On Friday, Barclays (LON:BARC) announced that John McFarlane will retire as Chairman after serving four-years at the helm, with veteran Rothschild banker Nigel Higgins filling his shoes at a particularly challenging chapter for the UK lender.
‘Succeeding John McFarlane, who has done such a sterling job during a period of great change at Barclays, is a huge honour,’ Higgins said.
‘I have been lucky enough to enjoy 36 years at Rothschild, working with many wonderful colleagues and clients, and particularly lucky to lead the firm for a decade or so,’ he added.
Tough times for Barclays
Higgins appointment comes at a time when the bank must navigate Brexit uncertainty and fend off activist investor Sherbourne, whose owner Edward Bramson is applying pressure on Barclays to make cut backs on its investment banking unit.
Sherbourne has amassed a 5.4% stake in the UK lender this year and has attempted to build support for its divestment plan for the investment bank.
But Bramson’s plan to scale back Barclays investment banking unit have been criticised by some shareholders, with Old Mutual Global Investors CEO Richard Buxton labelling it ‘bizarre’ and ‘ill-timed’.
Last week, the UK lender recorded a 23% in profits before tax to £5.3 billion in the third quarter (Q3), with its investment bank business performing particularly well, as equity trading revenues went up 25% from the same period last year to £471 million.
Barclays bids farewell to McFarlane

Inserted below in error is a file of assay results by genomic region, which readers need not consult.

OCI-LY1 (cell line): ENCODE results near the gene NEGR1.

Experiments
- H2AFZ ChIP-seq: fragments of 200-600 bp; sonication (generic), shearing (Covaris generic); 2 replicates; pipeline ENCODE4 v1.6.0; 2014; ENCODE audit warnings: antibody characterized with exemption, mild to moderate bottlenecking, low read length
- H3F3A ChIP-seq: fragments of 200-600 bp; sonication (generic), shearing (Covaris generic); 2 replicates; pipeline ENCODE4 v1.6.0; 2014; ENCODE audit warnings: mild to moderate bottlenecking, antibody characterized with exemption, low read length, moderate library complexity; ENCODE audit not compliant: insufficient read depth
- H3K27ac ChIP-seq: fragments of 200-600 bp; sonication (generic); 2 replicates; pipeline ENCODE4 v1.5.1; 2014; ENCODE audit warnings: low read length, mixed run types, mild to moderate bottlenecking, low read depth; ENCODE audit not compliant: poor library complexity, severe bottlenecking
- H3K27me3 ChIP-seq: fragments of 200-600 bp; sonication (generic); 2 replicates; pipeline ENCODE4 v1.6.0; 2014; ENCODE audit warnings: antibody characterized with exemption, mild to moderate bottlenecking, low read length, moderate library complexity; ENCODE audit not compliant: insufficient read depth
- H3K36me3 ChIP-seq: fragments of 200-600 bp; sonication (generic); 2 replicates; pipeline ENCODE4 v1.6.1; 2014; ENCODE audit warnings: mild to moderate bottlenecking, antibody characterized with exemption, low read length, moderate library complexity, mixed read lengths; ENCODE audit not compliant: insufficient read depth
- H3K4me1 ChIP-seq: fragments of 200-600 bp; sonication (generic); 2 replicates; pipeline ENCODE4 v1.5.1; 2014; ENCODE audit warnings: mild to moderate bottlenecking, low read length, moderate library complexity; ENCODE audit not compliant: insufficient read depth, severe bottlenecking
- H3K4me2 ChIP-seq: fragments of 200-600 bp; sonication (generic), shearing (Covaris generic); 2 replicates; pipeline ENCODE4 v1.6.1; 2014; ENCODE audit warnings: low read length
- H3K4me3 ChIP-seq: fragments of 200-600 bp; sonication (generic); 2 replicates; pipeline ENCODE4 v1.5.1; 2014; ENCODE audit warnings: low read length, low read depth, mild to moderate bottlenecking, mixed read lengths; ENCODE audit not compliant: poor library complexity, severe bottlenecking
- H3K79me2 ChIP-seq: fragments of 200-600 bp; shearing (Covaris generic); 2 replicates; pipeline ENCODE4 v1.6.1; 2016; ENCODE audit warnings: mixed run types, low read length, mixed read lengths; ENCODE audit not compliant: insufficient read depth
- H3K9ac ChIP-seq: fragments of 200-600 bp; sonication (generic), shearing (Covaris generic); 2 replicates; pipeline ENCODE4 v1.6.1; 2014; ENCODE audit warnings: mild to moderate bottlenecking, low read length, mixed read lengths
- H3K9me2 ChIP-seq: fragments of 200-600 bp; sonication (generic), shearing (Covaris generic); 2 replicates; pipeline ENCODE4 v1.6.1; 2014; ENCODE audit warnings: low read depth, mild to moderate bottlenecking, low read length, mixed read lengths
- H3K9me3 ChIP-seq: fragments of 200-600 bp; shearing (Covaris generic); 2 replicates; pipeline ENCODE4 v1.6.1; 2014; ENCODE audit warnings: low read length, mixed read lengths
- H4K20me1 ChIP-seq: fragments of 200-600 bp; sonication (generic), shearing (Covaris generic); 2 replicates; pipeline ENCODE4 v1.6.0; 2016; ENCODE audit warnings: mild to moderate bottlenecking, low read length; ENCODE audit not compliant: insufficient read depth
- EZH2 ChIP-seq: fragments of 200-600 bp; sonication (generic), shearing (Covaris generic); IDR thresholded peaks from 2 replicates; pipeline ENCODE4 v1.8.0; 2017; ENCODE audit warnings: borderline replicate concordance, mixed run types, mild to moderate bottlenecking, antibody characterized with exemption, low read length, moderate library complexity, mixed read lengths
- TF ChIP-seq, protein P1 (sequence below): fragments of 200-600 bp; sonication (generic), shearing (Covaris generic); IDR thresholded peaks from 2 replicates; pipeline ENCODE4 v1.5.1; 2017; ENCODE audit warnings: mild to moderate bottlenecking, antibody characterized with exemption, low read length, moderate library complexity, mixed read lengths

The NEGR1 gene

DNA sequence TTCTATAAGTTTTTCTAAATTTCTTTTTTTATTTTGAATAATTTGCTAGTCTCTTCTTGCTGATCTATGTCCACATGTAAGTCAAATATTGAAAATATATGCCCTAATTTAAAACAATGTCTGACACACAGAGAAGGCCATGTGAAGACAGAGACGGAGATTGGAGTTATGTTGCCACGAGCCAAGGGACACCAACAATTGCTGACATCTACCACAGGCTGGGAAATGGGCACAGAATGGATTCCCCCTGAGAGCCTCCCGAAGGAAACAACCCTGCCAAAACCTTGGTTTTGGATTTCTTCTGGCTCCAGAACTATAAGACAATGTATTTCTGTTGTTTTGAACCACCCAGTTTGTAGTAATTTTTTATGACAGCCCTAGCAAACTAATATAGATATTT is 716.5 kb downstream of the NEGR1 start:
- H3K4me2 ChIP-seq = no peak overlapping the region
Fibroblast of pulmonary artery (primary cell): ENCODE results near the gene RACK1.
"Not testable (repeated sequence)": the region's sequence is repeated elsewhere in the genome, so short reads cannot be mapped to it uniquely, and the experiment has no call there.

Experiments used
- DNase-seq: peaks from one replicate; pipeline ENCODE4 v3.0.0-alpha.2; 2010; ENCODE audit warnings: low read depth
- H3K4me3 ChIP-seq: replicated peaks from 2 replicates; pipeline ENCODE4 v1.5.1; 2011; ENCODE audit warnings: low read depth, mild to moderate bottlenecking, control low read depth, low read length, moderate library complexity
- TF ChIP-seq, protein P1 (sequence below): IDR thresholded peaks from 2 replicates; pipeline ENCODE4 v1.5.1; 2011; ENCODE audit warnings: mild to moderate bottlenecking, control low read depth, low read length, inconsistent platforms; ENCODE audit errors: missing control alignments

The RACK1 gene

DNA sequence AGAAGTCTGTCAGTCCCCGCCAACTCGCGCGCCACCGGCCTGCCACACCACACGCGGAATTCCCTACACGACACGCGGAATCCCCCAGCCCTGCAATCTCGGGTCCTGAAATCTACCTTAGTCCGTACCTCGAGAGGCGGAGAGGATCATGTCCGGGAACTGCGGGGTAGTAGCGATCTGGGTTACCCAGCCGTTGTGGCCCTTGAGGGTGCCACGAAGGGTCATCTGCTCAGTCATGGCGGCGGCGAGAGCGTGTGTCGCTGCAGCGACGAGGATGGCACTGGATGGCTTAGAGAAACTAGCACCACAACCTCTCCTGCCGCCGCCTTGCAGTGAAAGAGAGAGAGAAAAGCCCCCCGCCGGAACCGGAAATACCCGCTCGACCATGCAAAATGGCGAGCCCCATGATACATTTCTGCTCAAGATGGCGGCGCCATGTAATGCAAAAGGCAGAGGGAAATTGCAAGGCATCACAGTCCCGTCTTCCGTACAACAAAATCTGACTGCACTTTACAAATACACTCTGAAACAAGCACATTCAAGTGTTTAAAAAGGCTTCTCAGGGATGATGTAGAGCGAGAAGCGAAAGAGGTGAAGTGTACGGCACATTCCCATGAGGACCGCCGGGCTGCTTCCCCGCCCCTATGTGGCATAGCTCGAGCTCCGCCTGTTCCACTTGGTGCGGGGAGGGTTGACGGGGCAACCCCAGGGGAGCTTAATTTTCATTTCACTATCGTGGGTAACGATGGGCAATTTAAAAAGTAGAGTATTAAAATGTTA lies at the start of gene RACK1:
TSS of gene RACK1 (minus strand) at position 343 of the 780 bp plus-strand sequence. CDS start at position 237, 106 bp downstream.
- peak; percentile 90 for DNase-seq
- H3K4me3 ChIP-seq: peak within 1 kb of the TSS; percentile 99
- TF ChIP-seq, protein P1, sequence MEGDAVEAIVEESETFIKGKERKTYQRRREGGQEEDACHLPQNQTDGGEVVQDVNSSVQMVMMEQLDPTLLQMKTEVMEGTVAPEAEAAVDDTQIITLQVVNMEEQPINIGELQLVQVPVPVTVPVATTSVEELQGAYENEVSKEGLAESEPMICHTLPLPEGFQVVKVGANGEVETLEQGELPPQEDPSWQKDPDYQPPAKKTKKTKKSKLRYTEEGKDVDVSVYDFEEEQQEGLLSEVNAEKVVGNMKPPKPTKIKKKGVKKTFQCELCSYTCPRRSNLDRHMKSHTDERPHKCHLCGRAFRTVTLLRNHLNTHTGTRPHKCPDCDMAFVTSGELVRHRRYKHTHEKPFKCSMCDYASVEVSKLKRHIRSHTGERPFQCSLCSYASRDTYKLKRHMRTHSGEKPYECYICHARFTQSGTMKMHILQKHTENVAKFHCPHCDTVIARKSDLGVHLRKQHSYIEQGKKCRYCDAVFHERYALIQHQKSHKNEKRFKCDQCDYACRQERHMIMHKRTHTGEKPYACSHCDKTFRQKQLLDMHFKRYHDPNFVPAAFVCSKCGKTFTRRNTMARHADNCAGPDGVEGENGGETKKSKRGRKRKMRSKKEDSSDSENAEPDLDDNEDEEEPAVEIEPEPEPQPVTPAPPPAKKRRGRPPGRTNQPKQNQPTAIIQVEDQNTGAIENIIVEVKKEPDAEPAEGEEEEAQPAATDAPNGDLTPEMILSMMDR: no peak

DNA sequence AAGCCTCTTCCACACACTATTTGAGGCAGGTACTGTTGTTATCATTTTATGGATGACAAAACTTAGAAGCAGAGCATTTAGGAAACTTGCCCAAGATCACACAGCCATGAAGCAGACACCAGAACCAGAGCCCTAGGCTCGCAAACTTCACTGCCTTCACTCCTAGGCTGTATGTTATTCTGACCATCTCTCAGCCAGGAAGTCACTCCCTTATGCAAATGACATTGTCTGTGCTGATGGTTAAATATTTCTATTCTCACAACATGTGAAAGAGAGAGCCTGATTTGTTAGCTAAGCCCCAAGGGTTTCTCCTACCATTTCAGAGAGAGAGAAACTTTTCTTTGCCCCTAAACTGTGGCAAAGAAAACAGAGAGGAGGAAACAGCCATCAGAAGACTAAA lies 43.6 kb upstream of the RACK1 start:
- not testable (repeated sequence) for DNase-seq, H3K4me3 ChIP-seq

Commenting, Crawford Gillies, the Senior Independent Director who led the process to appoint a successor to Mr McFarlane, said: ‘On behalf of the Board I would also like to place on record our sincere thanks to John McFarlane for the enormous contribution he has made to the development of Barclays over the course of the past three and a half years.
‘John has been an excellent Chairman during a period of fundamental restructuring of the business, and he has been instrumental in the huge effort to put the bank on a path to growth.’
Higgins appointment remains subject to regulatory approval by the Prudential Regulation Authority and the Financial Conduct Authority, with McFarlane officially stepping down on 2 May 2019, assuming regulators have no objections.
‘Whilst it is always a difficult choice to retire from a company as prestigious as Barclays, I am delighted that the Board has appointed Nigel Higgins to succeed me as Chairman,’ McFarlane said.
‘I have every confidence that Nigel will be a superb steward of the Board and the bank as Barclays continues to progress following the substantial restructuring of the past few years, and I look forward to welcoming him when he joins our ranks in March,’ he added.